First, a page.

What I Love About #DevLearn: Neil Lasher on The Untold Truth About DevLearn

To help celebrate the 10th Annual DevLearn Conference and Expo, we’ve invited members of the Guild community to share what they love about DevLearn, and why they return to the conference year after year.

Neil-LasherToday we welcome Neil Lasher, Senior Instructional Designer at FireEye, and Lead Docent at this year’s DevLearn, as he shares his thoughts about the conference.

DevLearn is for training and learning professionals who are leading or engaged in their organizations’ use of learning technologies… yada yada yada…

Of course that’s what they tell you on the site. They want you to attend don’t they? So let me tell you the real truth about DevLearn, the insider track…. Let me tell you what they don’t tell you, the things they keep secret, the things they don’t want you to know.

So… DevLearn is for training and learning professionals who are leading or engaged in their organizations’ use of learning technologies.

Seriously its true. They never told you a lie. They never tried to pull the wool over your eyes or sell you something you did not need. And Yes, DevLearn is something you need.

Here’s a story to back up my claim.

I had been attending an alternative US conference every year. I’m from the UK, and this was my only jaunt across the Atlantic to do what I called “recharging my batteries”. The other conference was getting very same old, same old, and I made this crazy decision to try out something called DevLearn. On Twitter some of the people I saw tweeting about Devlearn were the same people I had chatted to about learning for some time, but never met. I was excited to find a few of them were going to at the conference, which at the time was held in San Jose, California.

Do you know the way to San Jose? Well I can tell you it isn’t easy! Not from London. Nothing goes direct. So I decided to do something even crazier and flew to Las Vegas for the weekend and onto San Jose for the conference.

The day before the conference I arrived at this great hotel and knew nobody, I had no idea who was there for the conference – which is a challenge for every newbie and something we addressed a few years later by introducing the Docent Program. I walked up to the registration desk and stood in line behind this guy with a big beard getting his pass. It was Aaron Silvers, a Twitter connection; we became good friends from that point on. He introduced me to the ‘crowd’ and I was invited out for lunch with them. Since then we have done some great stuff together, including motorcycling into Death Valley and RedRock and Utah together. Even renting a house together for the week following DevLearn in the Las Vegas valley a couple of times.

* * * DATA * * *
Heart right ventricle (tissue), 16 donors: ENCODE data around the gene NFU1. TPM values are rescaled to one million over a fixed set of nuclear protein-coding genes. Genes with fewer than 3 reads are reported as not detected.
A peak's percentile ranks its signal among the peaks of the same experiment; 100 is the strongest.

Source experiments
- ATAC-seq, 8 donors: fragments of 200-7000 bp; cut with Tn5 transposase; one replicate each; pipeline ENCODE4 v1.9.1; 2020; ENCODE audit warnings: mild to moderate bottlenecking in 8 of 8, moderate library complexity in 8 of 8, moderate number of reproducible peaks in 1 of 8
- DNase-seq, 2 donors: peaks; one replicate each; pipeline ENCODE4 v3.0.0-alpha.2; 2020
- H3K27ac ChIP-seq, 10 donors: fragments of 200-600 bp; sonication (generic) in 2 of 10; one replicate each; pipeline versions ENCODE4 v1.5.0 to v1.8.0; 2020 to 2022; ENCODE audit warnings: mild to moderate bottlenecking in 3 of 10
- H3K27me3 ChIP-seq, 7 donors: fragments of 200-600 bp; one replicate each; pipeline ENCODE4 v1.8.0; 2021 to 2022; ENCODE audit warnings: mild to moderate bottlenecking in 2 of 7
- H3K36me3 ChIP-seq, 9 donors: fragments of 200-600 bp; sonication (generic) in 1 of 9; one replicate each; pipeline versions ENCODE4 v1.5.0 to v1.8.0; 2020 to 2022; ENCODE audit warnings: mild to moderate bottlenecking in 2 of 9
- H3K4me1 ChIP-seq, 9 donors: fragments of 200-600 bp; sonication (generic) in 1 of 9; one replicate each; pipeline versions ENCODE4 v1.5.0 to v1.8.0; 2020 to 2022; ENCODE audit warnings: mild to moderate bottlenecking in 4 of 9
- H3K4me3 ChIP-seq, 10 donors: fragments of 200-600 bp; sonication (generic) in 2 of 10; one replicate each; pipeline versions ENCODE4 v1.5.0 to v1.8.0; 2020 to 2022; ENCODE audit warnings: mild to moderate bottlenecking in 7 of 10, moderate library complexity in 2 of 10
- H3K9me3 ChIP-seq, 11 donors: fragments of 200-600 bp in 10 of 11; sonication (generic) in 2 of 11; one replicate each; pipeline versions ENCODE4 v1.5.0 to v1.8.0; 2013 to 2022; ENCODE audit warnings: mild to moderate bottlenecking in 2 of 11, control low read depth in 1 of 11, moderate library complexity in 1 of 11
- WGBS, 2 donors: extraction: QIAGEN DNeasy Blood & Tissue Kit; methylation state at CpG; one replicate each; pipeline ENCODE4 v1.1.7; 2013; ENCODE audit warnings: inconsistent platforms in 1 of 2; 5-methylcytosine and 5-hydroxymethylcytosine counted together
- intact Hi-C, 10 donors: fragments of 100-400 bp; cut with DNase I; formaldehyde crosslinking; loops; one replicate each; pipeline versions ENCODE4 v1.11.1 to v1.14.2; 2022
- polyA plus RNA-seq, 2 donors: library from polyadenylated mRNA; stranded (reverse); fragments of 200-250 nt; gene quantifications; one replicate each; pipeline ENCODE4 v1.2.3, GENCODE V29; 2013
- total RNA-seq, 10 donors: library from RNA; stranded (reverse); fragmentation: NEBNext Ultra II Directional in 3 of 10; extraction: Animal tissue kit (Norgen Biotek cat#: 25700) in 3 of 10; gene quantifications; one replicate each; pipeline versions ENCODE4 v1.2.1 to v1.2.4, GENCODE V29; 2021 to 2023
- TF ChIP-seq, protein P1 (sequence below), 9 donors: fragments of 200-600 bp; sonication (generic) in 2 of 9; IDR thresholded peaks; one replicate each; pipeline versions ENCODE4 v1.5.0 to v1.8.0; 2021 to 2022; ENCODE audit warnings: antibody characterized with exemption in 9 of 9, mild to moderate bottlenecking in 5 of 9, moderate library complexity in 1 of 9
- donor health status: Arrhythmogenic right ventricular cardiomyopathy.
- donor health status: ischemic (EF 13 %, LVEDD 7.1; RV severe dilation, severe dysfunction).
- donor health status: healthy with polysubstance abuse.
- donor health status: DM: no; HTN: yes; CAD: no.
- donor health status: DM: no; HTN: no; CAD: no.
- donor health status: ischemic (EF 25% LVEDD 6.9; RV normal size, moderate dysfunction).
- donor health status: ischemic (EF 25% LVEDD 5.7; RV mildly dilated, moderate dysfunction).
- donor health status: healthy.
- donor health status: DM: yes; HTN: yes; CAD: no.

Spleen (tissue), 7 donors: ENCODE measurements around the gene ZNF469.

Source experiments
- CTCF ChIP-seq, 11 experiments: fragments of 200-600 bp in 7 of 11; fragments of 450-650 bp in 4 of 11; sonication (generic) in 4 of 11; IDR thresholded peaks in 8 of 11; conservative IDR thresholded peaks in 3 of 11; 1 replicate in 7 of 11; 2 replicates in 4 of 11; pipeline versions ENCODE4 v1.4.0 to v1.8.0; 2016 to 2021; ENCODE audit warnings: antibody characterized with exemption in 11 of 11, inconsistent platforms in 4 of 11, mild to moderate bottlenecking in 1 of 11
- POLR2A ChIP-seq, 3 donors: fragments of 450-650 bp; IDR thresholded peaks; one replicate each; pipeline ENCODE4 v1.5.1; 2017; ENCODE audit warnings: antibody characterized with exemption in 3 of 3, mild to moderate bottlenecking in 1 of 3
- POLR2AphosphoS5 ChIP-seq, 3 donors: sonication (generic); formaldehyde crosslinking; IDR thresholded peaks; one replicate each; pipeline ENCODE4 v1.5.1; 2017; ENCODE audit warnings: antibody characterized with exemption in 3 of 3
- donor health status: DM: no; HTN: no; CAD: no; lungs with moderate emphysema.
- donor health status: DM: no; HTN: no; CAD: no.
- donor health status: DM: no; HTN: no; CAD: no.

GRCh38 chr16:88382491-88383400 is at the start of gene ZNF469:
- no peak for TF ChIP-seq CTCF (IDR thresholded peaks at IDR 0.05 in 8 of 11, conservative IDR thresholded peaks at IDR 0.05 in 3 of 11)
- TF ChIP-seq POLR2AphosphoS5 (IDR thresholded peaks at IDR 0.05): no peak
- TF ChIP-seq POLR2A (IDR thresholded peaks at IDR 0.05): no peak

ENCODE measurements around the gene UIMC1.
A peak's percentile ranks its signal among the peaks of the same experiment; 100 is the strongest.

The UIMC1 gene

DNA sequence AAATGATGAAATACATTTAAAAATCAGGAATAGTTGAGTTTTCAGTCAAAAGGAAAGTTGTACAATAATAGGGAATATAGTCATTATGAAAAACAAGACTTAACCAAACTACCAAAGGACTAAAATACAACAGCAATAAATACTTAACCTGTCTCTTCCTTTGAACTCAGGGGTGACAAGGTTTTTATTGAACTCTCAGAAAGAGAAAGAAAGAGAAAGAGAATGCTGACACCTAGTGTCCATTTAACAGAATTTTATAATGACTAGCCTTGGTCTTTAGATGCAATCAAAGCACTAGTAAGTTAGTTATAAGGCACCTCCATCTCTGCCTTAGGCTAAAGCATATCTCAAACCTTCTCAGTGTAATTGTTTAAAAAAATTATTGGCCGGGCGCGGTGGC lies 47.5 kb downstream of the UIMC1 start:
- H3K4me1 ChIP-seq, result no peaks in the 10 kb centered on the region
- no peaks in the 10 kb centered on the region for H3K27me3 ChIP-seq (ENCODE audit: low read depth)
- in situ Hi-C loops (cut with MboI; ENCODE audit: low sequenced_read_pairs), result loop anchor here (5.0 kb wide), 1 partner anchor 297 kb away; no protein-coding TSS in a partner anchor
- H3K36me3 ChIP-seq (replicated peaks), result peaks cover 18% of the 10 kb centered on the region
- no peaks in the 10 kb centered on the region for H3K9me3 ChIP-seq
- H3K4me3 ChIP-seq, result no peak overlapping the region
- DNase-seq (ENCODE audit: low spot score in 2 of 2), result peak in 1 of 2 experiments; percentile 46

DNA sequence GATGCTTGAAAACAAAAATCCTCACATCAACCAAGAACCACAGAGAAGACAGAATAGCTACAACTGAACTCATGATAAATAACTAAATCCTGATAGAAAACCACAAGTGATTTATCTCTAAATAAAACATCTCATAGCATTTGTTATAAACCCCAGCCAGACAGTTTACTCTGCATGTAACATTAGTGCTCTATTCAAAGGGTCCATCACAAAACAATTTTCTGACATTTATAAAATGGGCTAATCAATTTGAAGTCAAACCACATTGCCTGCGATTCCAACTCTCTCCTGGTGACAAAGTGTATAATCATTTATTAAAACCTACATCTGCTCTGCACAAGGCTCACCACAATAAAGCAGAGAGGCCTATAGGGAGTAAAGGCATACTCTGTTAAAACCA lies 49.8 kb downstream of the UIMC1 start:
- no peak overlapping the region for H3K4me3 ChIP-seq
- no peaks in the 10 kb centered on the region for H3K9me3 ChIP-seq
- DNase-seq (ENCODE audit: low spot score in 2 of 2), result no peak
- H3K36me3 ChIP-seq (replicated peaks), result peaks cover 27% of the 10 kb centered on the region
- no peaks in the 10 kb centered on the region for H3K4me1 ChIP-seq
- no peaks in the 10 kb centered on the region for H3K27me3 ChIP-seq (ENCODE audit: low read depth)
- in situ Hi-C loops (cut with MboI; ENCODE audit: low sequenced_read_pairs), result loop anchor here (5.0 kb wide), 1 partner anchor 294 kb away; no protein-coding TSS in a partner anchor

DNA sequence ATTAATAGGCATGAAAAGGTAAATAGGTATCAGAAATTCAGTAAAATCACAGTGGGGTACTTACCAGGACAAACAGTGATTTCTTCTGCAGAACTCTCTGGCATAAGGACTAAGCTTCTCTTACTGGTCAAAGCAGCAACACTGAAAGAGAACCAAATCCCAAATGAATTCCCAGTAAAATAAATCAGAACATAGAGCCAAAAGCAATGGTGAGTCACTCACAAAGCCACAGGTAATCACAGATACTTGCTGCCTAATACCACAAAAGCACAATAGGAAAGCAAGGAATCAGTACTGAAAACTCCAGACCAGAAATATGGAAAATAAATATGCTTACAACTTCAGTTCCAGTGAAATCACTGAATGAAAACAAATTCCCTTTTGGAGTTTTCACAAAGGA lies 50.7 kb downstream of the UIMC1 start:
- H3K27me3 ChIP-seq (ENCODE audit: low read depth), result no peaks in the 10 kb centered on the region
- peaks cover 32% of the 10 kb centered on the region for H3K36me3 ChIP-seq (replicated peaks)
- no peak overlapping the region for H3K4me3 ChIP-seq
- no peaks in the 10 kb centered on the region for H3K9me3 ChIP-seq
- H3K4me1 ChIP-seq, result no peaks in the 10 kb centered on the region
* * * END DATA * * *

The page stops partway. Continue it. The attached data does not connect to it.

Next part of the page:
So the first great thing about DevLearn that they don’t tell you – I made a great new set of really good friends. Value? Priceless!

To the conference. Don’t you just love it when the keynote makes sense? When it says something you want to hear? When it says something that resonates in a way you can take it away? Well DevLearn for me manages that every single time. ’09 Eric Zimmerman: ’10 John Seeley Brown: ’11 Dr Michio Kaku and a final session called Ignite, where one speaker had most of the thousand plus people in the theatre in tears with a social program sparked by the London riots, oh that was me! ‘12, the best one ever, Jon Landau, the guy who produced Avatar and Jeffrey Ma, the real life character from the film 21: The Keynotes are just the tip of the iceberg. The conference streams are valuable, the hands on BYOL (Bring your own laptop) sessions give you a kickstart in what you are trying to achieve.

That first year I soaked up the concurrent sessions, too much to attend all on my own, but each better than the last. I made a vow, not only would I be back at a Guild conference but I wanted to share my great ideas too. The following year I hosted the MoshPit at the first mLearnCon and was a speaker at DevLearn, I have not looked back. You will always find me willing to share something at DevLearn.

I leave every year not only recharged but exhausted from the intake of so much data in so many varied sessions. Can you see why I love DevLearn?

I no longer make one trip across the pond each year. I do it three times to Guild events. And that first place I encountered DevLearn? San Jose? Its where the organization I now work for has it’s HQ. Guild events are a great place to meet the right contacts, and who knows – your next employer may be there too. I now know every way to San Jose.

OK, I hear you, I omitted to tell you the bits they did not want to tell you. The camaraderie and the social scene that exists before you get there, at these event, and after they end. There’s the pre-conference workshops, the Expo, the DemoFest, the location, the parties, the fun and learning just can’t be beat.

But shhh, keep it secret we don’t want everyone knowing how good DevLearn is. Do we?

See you there? I am the bald guy! Come and say hello.

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